Note: Due to IP and non-disclosure agreements, the detail to which I can describe some of my work here is limited.
I was a founding member and lead software engineer for Overture Games where I helped develop our first release title, Intervallic. It aims to make instrument practice for students by fun through audio-responsive gameplay, feedback about how you’re playing, and encouraging constant practice. The game supports audio input through MIDI and microphone, and will work with many instruments and vocals. Players must play the correct notes to advance through levels and can play certain intervals to activate special abilities or mechanics.
I’ve gotten to build a lot of really cool tech for this game. I’ve created a level editor that allows users to provide their own music and design levels around their skills. On the systems side I made many internal tools and did a lot of work with platform integration and player metrics collection. But my work can also be seen on more user-facing features including gameplay and audio/pitch detection. Outside of just technology, I’ve learned a lot about how the startup fundraising process works and how to work through difficult times as a team.
Overture is still a quite small team so I often get to wear a lot of hats. Depending on the day I might act as a writer, producer, business analyst, technical designer, QA tester, or many other critical roles in game and software development. It’s been a really awesome way to explore all of the different sides of the industry and has helped me become a more well-rounded developer.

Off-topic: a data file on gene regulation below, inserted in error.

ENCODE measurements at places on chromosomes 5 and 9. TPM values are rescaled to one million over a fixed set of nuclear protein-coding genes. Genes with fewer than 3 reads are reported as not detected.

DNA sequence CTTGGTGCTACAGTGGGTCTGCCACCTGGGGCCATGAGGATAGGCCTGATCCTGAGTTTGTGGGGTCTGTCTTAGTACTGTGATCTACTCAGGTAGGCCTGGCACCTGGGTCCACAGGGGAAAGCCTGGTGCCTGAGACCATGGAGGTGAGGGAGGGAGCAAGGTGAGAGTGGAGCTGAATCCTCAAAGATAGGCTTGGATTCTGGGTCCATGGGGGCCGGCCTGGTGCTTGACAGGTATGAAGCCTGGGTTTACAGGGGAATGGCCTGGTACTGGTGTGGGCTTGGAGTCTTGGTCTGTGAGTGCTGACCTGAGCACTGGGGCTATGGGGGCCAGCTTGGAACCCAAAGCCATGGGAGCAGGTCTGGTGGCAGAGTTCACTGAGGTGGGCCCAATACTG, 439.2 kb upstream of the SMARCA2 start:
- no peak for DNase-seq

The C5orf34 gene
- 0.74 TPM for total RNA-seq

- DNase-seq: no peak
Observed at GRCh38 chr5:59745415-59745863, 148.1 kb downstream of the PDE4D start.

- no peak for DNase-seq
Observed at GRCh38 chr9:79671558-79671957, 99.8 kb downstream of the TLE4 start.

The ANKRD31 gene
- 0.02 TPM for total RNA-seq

Once we got funding from the Techstars accelerator and released Intervallic, I realized that we needed to really get our act together to work with external stakeholders. My last few months with the studio have been focused on smoothing development operations, heavy documentation, and addressing post-release user feedback.
Here’s some early concept art:
I left Overture in the fall of 2023 due to disagreements about company direction. I remain a shareholder in the company. Here are some of my biggest takeaways from my time at Overture:
- If you’re going to write “throwaway” code, make sure you can actually throw it away
- Larger projects need a plan of action and plan of validation, otherwise they can quickly grow out of control
- Not speaking up is not only a disservice to you but also a disservice to the rest of your team
- Communication between business and product teams is crucial to understanding user needs AND development constraints
- Know when to say no! We couldn’t do everything we wanted, so better to focus on doing a few things very well
- Don’t take for granted the people who volunteer their time to support your mission
Media featuring Intervallic
08/15/2022 | Overture Games Team Spotlight
11/21/2022 | Glimpse under the hood: The Garage’s undergraduate projects
05/05/2023 | The Next Generation of Game Developers: Talking with Overture Games About Inspiration and Innovation
05/14/2023 | NU Declassified: Built This – Overture Games aims to turn practice into play
05/23/2023 | What’s cooking in Northwestern’s startup hub
09/11/2023 | Announcing the Techstars Chicago Fall 2023 Class